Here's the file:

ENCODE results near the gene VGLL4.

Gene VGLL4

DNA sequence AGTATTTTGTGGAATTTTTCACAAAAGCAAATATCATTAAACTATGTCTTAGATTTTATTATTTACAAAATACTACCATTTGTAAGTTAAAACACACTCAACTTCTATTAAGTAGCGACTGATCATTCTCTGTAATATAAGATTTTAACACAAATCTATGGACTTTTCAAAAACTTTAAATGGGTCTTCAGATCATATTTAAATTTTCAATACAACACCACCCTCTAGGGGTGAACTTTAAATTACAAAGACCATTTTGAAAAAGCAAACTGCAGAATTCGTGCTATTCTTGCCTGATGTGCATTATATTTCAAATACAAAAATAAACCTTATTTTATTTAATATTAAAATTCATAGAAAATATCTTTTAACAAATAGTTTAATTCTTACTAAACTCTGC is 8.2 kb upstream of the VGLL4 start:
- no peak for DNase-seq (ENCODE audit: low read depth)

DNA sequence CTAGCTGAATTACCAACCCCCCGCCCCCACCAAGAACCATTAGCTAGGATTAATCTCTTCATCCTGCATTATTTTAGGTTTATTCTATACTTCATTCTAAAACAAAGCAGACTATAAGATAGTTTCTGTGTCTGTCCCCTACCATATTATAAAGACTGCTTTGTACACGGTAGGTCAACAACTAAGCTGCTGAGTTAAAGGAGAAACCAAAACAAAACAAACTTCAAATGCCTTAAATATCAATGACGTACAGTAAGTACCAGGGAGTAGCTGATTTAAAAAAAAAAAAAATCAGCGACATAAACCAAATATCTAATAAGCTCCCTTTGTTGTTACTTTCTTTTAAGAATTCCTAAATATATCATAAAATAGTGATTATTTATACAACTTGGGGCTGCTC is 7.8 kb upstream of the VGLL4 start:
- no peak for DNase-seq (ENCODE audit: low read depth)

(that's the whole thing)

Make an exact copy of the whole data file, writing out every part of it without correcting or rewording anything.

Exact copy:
ENCODE results near the gene VGLL4.

Gene VGLL4

DNA sequence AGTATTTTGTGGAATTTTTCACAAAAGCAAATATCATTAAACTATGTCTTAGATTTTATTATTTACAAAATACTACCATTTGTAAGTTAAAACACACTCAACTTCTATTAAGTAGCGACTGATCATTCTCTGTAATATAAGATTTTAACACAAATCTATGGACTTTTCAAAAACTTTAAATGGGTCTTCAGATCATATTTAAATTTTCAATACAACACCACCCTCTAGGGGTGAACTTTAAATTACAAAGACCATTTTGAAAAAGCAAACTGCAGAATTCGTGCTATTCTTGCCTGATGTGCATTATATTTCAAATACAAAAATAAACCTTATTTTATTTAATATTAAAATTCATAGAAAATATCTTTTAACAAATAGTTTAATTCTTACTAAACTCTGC is 8.2 kb upstream of the VGLL4 start:
- no peak for DNase-seq (ENCODE audit: low read depth)

DNA sequence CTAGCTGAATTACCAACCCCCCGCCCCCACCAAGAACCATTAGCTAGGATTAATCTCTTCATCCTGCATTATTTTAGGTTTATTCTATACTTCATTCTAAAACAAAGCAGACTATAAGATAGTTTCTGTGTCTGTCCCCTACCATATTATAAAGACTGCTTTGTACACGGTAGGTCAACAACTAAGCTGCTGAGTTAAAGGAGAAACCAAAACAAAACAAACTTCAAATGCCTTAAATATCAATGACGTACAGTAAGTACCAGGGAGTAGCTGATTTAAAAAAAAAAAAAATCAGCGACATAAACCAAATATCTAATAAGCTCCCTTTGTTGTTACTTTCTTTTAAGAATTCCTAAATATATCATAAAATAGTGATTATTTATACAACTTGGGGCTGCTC is 7.8 kb upstream of the VGLL4 start:
- no peak for DNase-seq (ENCODE audit: low read depth)